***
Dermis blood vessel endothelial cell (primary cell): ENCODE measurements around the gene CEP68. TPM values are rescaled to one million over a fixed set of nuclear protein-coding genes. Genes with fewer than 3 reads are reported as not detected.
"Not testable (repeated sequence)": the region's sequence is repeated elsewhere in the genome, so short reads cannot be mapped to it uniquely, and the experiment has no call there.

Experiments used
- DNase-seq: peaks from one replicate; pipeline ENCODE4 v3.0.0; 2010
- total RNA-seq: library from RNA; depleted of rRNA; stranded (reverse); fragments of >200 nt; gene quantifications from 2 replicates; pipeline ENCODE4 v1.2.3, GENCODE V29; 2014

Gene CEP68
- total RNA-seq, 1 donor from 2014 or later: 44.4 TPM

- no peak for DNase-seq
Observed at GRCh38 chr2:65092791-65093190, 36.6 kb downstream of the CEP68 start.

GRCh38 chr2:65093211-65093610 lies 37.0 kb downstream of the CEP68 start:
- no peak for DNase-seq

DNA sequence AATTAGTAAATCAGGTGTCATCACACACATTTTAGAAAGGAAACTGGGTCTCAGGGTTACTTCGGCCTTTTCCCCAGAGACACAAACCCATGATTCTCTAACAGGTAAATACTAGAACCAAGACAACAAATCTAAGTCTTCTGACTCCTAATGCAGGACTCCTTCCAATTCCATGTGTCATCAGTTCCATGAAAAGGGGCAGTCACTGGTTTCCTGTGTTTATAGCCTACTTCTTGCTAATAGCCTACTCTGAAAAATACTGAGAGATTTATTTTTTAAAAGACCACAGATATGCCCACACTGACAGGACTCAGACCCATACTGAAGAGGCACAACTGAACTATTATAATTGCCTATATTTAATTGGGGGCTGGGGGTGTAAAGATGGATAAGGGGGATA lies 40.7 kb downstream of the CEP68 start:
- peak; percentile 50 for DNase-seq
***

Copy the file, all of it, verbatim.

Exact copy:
Dermis blood vessel endothelial cell (primary cell): ENCODE measurements around the gene CEP68. TPM values are rescaled to one million over a fixed set of nuclear protein-coding genes. Genes with fewer than 3 reads are reported as not detected.
"Not testable (repeated sequence)": the region's sequence is repeated elsewhere in the genome, so short reads cannot be mapped to it uniquely, and the experiment has no call there.

Experiments used
- DNase-seq: peaks from one replicate; pipeline ENCODE4 v3.0.0; 2010
- total RNA-seq: library from RNA; depleted of rRNA; stranded (reverse); fragments of >200 nt; gene quantifications from 2 replicates; pipeline ENCODE4 v1.2.3, GENCODE V29; 2014

Gene CEP68
- total RNA-seq, 1 donor from 2014 or later: 44.4 TPM

- no peak for DNase-seq
Observed at GRCh38 chr2:65092791-65093190, 36.6 kb downstream of the CEP68 start.

GRCh38 chr2:65093211-65093610 lies 37.0 kb downstream of the CEP68 start:
- no peak for DNase-seq

DNA sequence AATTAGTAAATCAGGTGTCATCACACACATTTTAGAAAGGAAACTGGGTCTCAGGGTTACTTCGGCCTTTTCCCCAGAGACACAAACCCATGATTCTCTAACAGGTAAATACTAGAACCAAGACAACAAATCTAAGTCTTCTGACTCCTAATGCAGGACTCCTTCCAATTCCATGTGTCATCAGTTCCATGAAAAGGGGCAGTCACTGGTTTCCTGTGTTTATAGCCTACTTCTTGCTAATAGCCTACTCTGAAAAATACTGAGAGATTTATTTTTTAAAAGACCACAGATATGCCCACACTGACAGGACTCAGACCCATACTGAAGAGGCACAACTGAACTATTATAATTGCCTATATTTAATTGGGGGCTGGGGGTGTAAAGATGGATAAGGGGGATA lies 40.7 kb downstream of the CEP68 start:
- peak; percentile 50 for DNase-seq